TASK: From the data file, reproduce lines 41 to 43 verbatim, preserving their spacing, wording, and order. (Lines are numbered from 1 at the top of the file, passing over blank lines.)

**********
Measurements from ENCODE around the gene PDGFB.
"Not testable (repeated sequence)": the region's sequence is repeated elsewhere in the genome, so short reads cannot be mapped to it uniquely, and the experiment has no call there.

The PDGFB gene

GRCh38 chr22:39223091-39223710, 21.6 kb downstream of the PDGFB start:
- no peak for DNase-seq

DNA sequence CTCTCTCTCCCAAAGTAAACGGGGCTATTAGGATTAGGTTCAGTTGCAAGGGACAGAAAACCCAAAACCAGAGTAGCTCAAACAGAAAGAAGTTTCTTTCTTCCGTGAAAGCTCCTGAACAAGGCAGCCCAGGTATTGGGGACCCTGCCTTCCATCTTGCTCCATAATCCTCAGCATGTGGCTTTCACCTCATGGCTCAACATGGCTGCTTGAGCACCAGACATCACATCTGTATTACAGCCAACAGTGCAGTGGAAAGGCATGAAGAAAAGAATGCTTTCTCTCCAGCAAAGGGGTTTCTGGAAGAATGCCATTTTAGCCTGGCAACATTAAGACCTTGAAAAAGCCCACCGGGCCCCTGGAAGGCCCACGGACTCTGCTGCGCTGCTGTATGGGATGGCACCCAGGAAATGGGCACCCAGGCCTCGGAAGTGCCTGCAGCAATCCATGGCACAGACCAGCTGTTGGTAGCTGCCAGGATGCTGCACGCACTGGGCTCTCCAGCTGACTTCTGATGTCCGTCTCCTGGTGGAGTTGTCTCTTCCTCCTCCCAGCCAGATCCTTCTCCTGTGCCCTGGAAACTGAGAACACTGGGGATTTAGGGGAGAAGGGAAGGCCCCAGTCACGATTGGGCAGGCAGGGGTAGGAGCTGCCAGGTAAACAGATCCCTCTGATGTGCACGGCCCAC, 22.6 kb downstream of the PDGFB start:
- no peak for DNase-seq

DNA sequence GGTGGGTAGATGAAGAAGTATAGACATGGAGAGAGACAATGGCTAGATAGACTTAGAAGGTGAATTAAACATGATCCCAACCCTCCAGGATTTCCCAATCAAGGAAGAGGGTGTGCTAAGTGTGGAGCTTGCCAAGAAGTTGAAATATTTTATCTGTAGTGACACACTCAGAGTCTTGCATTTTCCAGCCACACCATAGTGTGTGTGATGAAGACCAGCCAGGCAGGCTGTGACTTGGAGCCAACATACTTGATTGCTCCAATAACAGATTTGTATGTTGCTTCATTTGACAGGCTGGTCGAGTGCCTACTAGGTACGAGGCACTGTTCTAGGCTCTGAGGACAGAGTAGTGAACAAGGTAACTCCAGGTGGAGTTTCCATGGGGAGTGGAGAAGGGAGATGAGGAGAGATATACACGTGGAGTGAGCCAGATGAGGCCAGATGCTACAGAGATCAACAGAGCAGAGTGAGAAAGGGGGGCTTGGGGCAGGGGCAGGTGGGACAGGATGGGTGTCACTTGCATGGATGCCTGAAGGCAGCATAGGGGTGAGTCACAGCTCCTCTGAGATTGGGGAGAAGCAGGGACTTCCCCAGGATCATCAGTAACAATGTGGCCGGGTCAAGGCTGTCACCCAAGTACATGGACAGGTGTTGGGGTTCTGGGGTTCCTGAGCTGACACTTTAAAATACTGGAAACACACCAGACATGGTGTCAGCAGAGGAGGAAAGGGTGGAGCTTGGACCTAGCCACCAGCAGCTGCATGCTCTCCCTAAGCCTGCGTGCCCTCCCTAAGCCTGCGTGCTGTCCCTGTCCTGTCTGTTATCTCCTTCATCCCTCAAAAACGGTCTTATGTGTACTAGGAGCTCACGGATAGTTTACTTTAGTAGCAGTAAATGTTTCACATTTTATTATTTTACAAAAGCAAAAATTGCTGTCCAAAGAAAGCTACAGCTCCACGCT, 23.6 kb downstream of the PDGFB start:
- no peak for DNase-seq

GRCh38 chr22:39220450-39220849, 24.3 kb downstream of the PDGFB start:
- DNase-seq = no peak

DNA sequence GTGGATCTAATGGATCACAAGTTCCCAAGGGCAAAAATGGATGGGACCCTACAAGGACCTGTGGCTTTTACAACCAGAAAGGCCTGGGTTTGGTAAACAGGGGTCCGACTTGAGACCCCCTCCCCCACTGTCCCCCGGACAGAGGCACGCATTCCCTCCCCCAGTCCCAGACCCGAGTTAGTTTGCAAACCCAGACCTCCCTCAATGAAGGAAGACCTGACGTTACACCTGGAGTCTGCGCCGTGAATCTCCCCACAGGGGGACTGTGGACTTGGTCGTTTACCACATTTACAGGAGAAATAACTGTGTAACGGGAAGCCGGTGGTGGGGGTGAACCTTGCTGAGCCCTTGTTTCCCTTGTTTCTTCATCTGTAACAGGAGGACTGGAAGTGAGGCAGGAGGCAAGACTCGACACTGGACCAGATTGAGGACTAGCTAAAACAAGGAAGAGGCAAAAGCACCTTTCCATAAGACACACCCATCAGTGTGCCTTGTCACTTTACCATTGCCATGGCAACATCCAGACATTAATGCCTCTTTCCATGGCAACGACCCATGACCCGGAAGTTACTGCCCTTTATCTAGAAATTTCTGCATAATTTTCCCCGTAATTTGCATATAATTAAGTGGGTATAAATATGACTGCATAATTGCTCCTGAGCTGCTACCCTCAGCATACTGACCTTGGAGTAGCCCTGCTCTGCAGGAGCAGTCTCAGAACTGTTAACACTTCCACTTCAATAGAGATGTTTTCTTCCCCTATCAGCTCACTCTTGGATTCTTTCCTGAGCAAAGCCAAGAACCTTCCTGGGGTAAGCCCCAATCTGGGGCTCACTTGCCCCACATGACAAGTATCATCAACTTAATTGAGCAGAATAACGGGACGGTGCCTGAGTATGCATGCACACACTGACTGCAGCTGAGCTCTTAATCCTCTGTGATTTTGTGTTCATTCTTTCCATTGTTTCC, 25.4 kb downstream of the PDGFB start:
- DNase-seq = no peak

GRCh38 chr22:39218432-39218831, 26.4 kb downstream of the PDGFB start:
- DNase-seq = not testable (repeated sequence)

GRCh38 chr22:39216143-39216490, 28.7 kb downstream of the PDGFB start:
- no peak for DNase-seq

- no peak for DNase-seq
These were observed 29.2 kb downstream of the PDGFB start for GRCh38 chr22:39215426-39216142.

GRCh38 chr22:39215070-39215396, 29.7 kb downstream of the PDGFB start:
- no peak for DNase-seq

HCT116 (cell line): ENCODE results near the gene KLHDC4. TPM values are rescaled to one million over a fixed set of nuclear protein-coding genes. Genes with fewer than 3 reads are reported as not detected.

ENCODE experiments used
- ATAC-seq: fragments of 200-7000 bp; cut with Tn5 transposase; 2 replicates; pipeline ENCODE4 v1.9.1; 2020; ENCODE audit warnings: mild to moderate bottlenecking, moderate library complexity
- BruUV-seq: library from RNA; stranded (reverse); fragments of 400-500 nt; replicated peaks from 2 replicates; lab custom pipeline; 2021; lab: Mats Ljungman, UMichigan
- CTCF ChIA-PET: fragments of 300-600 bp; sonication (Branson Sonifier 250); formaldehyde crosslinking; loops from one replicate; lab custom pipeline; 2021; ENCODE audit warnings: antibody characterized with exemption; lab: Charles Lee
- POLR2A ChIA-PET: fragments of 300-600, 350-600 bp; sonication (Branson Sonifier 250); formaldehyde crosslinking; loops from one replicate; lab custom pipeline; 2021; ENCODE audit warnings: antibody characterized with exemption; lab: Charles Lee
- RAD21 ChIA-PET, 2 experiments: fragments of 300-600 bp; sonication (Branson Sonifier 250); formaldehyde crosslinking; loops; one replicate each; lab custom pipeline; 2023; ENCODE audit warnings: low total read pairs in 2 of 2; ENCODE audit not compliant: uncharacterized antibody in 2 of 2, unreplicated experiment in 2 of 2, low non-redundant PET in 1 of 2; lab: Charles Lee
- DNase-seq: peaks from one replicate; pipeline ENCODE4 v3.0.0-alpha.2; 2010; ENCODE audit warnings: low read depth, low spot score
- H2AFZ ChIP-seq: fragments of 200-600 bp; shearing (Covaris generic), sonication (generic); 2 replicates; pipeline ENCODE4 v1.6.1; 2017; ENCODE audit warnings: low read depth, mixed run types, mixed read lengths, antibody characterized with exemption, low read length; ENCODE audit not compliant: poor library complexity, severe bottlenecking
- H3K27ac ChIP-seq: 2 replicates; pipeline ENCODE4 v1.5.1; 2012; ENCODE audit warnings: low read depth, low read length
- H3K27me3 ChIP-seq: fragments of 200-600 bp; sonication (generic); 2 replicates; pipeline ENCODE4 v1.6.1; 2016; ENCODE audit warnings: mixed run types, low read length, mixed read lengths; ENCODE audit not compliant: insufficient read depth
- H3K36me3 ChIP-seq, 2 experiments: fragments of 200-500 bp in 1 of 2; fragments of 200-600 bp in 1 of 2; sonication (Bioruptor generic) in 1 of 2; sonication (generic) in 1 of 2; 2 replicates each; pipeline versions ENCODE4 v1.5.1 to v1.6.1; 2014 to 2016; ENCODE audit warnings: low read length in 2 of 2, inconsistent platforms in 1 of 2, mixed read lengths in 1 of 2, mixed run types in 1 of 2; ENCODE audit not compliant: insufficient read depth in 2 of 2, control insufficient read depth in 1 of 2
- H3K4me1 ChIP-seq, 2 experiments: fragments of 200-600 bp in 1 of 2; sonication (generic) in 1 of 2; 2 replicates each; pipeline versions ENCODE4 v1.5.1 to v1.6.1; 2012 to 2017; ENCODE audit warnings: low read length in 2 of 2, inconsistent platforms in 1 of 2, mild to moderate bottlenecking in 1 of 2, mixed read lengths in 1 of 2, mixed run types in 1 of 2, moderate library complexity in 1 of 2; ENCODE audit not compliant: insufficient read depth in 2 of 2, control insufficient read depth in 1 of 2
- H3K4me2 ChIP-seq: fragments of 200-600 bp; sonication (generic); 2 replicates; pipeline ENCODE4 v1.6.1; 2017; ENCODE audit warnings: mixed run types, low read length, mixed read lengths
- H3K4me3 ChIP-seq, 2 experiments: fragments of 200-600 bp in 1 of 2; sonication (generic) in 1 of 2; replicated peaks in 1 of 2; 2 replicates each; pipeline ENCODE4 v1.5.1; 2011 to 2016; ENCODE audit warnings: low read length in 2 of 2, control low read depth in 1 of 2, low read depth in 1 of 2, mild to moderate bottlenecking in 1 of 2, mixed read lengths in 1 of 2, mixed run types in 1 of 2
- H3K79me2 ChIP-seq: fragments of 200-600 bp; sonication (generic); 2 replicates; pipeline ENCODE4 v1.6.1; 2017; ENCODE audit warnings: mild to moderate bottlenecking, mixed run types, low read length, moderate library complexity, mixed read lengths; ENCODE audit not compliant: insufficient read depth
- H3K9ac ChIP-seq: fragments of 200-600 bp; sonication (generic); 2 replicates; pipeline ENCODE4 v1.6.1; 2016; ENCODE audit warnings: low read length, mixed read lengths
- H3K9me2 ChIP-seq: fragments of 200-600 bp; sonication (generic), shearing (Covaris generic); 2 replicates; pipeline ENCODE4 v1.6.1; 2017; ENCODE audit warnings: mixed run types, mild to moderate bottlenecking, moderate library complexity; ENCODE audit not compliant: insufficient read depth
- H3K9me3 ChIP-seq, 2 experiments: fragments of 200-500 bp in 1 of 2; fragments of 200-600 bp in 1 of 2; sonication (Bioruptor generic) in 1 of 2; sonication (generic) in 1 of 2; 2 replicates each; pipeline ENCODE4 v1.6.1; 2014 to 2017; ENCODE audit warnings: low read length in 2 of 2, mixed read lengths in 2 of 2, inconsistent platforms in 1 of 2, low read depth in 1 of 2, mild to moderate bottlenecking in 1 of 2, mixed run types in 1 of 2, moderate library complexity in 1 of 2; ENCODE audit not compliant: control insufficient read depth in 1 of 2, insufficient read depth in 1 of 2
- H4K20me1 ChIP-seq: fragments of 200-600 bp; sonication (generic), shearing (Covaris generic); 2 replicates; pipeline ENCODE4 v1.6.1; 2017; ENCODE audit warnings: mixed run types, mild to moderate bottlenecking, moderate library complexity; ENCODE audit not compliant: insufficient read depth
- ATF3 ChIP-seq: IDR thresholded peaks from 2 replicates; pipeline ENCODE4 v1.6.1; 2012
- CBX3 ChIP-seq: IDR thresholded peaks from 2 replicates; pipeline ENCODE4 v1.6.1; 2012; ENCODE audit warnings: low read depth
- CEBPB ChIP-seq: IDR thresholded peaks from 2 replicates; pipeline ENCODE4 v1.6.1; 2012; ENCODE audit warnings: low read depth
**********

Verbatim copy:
- H4K20me1 ChIP-seq: fragments of 200-600 bp; sonication (generic), shearing (Covaris generic); 2 replicates; pipeline ENCODE4 v1.6.1; 2017; ENCODE audit warnings: mixed run types, mild to moderate bottlenecking, moderate library complexity; ENCODE audit not compliant: insufficient read depth
- ATF3 ChIP-seq: IDR thresholded peaks from 2 replicates; pipeline ENCODE4 v1.6.1; 2012
- CBX3 ChIP-seq: IDR thresholded peaks from 2 replicates; pipeline ENCODE4 v1.6.1; 2012; ENCODE audit warnings: low read depth